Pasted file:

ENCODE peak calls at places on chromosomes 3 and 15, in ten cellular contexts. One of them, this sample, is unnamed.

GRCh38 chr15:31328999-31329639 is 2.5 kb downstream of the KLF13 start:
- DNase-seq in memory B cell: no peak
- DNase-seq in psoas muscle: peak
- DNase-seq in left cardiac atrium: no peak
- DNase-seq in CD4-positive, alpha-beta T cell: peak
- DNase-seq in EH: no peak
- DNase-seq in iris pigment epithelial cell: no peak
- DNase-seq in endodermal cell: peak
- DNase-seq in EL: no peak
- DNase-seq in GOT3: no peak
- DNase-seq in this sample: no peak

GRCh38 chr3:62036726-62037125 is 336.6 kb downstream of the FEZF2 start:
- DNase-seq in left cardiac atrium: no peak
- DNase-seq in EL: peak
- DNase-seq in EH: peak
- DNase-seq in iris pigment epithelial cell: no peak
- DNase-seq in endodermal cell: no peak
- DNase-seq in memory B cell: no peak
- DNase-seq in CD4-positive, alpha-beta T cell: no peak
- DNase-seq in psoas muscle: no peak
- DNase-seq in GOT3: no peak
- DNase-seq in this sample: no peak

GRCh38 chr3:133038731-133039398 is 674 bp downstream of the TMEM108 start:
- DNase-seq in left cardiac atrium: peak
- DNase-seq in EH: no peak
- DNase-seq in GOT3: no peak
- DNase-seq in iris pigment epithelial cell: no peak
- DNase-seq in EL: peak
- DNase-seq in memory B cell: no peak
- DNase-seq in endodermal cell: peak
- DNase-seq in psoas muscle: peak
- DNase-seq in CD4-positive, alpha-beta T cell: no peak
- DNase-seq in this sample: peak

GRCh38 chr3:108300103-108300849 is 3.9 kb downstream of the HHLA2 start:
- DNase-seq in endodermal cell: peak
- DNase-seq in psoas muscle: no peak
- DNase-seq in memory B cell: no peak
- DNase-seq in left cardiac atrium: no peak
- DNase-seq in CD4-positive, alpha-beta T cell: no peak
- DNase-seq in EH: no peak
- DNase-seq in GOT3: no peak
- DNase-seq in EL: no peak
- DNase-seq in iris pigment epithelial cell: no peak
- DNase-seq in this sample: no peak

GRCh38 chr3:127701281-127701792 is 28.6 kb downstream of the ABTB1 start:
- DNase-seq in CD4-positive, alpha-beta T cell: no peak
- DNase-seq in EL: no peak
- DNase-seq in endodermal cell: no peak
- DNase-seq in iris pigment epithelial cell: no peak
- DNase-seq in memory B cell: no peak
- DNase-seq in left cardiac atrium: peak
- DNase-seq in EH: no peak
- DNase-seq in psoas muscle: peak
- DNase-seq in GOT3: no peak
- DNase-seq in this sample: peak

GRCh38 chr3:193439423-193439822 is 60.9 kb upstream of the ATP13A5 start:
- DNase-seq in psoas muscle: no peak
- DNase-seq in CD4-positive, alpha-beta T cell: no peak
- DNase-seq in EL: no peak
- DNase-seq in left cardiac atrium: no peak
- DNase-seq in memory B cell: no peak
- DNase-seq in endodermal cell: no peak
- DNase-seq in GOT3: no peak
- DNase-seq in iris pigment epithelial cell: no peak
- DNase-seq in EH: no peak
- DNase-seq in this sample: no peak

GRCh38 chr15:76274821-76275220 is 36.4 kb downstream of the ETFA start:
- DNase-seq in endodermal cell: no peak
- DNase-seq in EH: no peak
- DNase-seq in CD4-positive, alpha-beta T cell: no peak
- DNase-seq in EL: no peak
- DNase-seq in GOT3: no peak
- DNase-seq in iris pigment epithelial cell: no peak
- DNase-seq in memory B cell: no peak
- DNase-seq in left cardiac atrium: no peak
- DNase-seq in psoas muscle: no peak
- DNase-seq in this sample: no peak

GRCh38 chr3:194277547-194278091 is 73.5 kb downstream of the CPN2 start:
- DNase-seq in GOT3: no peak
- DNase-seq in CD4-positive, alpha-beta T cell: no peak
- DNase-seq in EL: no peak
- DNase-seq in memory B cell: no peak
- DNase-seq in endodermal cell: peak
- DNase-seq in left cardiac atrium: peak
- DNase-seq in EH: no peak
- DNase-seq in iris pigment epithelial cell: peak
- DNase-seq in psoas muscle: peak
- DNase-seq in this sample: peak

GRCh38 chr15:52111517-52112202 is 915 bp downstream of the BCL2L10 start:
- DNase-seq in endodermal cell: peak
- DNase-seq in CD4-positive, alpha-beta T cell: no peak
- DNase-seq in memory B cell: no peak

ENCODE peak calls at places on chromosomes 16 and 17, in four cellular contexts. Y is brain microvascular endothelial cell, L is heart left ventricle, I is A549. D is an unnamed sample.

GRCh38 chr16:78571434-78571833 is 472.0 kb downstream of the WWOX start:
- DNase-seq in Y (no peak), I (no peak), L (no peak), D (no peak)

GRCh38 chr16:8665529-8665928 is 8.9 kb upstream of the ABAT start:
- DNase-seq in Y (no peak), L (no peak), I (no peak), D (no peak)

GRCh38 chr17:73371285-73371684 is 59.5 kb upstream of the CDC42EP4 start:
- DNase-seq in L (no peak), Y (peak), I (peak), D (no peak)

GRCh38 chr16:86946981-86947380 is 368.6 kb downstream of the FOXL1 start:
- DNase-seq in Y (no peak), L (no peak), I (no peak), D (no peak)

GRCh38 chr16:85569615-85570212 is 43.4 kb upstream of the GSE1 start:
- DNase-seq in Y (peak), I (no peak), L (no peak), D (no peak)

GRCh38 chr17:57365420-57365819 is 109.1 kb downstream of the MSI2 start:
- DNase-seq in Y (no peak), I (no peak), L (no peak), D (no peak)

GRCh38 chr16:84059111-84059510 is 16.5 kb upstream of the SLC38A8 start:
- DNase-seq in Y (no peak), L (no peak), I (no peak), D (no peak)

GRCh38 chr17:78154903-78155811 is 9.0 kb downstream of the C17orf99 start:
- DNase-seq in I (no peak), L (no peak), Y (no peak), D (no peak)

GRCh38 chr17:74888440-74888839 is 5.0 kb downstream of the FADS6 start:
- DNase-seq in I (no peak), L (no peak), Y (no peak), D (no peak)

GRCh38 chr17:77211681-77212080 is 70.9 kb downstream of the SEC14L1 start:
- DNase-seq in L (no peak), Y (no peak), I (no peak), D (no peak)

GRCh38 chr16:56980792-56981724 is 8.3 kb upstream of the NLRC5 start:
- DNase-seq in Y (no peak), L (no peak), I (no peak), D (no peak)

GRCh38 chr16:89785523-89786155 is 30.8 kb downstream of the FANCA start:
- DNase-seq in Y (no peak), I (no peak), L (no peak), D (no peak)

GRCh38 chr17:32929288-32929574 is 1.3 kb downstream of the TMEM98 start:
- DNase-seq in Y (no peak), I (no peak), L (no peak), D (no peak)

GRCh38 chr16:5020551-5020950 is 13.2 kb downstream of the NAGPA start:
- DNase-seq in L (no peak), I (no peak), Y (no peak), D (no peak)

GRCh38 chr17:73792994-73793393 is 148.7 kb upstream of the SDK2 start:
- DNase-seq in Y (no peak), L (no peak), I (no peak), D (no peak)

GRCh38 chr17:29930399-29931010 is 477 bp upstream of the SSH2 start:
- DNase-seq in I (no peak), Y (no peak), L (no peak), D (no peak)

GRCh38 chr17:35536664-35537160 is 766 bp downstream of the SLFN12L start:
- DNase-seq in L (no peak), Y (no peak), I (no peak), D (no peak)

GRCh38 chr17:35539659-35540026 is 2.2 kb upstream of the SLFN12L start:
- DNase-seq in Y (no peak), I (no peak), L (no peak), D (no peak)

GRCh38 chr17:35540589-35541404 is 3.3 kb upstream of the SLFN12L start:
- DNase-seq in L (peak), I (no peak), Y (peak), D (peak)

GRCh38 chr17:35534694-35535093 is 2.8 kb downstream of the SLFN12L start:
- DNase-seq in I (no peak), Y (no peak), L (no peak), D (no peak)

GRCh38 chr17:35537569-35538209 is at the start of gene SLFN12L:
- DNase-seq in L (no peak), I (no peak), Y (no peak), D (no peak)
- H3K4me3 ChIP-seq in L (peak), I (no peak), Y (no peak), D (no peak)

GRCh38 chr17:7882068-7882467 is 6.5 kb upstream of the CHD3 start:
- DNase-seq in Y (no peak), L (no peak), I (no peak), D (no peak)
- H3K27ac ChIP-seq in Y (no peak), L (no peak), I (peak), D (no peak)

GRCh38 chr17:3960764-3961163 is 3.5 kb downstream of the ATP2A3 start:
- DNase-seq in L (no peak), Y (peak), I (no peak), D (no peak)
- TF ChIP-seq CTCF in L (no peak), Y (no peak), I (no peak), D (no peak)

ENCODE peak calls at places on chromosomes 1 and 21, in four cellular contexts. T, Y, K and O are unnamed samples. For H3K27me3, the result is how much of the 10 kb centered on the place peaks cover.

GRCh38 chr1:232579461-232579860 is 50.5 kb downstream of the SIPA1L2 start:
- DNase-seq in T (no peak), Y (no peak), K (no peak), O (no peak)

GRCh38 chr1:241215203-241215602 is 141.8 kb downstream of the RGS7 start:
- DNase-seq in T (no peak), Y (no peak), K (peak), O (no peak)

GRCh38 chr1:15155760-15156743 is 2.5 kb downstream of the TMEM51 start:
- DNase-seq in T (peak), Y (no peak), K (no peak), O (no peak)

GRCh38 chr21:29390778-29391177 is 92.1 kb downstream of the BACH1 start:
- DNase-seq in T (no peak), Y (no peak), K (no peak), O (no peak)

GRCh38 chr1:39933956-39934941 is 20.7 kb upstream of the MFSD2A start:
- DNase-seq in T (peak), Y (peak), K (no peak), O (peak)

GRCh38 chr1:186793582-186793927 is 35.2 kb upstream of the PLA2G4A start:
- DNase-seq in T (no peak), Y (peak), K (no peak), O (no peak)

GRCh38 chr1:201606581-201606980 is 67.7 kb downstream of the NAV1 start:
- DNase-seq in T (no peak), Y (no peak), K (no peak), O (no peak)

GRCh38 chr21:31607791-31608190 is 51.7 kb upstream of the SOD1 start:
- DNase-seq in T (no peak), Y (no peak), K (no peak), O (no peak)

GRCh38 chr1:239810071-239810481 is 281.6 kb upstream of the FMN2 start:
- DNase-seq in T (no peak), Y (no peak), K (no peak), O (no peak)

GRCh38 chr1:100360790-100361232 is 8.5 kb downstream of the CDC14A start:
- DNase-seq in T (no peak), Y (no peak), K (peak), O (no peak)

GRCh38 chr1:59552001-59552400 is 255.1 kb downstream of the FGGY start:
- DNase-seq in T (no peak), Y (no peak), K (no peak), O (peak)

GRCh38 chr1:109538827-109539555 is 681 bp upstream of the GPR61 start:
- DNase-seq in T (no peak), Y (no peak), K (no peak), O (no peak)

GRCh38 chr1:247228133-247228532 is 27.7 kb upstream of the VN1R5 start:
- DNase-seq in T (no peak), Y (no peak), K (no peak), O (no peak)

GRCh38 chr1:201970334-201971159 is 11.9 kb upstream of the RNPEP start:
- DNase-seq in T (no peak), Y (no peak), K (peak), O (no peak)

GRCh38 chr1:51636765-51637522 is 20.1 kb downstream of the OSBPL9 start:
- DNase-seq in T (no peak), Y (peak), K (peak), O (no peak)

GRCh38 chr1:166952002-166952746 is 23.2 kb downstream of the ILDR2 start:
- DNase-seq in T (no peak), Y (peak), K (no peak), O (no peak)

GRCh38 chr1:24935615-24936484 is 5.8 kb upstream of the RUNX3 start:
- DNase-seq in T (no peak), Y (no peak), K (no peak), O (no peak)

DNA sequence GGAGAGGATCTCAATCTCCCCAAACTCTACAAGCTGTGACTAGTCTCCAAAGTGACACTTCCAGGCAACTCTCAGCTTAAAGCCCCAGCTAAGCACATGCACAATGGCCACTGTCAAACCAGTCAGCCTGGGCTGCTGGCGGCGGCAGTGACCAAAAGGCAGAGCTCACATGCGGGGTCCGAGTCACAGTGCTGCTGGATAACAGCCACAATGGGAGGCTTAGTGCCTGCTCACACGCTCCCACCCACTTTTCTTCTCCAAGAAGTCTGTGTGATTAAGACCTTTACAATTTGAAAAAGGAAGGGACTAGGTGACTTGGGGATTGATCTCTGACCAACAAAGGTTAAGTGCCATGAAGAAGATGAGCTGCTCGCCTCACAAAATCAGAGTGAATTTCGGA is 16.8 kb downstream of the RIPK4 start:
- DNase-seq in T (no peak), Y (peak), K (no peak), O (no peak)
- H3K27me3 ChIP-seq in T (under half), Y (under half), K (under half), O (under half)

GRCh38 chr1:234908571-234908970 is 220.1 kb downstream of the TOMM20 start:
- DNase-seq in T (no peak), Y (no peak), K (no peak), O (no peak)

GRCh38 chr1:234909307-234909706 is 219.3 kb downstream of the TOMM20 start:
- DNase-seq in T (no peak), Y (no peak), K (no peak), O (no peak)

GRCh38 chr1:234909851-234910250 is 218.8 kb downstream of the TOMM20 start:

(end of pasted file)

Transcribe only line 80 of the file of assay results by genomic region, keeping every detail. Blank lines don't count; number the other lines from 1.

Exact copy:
- DNase-seq in GOT3: no peak